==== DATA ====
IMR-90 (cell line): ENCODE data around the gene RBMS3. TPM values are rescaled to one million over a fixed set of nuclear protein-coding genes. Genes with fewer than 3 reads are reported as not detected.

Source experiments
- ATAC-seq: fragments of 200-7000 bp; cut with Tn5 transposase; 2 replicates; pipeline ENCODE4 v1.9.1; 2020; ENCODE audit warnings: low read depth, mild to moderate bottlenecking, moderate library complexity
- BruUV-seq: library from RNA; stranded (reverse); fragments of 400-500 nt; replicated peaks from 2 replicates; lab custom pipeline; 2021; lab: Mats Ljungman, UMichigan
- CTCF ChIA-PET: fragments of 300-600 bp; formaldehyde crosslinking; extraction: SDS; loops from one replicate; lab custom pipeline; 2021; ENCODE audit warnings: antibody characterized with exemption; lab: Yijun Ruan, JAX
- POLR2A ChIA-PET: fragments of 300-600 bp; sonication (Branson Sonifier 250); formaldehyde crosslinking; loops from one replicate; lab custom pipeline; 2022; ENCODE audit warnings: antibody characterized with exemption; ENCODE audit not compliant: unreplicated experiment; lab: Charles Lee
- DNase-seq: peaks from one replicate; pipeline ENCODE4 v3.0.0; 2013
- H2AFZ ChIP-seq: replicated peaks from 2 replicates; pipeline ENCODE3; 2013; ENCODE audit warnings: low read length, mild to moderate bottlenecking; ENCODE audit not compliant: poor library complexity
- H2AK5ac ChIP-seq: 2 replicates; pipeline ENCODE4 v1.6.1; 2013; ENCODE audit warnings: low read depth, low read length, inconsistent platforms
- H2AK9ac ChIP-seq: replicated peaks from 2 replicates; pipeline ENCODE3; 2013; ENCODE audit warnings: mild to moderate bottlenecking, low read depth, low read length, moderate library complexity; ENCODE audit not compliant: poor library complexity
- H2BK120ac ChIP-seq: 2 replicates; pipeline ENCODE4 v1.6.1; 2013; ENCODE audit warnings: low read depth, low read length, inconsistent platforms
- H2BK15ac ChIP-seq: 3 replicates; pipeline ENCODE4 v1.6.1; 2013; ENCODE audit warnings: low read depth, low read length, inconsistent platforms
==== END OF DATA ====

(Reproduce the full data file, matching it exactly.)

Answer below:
IMR-90 (cell line): ENCODE data around the gene RBMS3. TPM values are rescaled to one million over a fixed set of nuclear protein-coding genes. Genes with fewer than 3 reads are reported as not detected.

Source experiments
- ATAC-seq: fragments of 200-7000 bp; cut with Tn5 transposase; 2 replicates; pipeline ENCODE4 v1.9.1; 2020; ENCODE audit warnings: low read depth, mild to moderate bottlenecking, moderate library complexity
- BruUV-seq: library from RNA; stranded (reverse); fragments of 400-500 nt; replicated peaks from 2 replicates; lab custom pipeline; 2021; lab: Mats Ljungman, UMichigan
- CTCF ChIA-PET: fragments of 300-600 bp; formaldehyde crosslinking; extraction: SDS; loops from one replicate; lab custom pipeline; 2021; ENCODE audit warnings: antibody characterized with exemption; lab: Yijun Ruan, JAX
- POLR2A ChIA-PET: fragments of 300-600 bp; sonication (Branson Sonifier 250); formaldehyde crosslinking; loops from one replicate; lab custom pipeline; 2022; ENCODE audit warnings: antibody characterized with exemption; ENCODE audit not compliant: unreplicated experiment; lab: Charles Lee
- DNase-seq: peaks from one replicate; pipeline ENCODE4 v3.0.0; 2013
- H2AFZ ChIP-seq: replicated peaks from 2 replicates; pipeline ENCODE3; 2013; ENCODE audit warnings: low read length, mild to moderate bottlenecking; ENCODE audit not compliant: poor library complexity
- H2AK5ac ChIP-seq: 2 replicates; pipeline ENCODE4 v1.6.1; 2013; ENCODE audit warnings: low read depth, low read length, inconsistent platforms
- H2AK9ac ChIP-seq: replicated peaks from 2 replicates; pipeline ENCODE3; 2013; ENCODE audit warnings: mild to moderate bottlenecking, low read depth, low read length, moderate library complexity; ENCODE audit not compliant: poor library complexity
- H2BK120ac ChIP-seq: 2 replicates; pipeline ENCODE4 v1.6.1; 2013; ENCODE audit warnings: low read depth, low read length, inconsistent platforms
- H2BK15ac ChIP-seq: 3 replicates; pipeline ENCODE4 v1.6.1; 2013; ENCODE audit warnings: low read depth, low read length, inconsistent platforms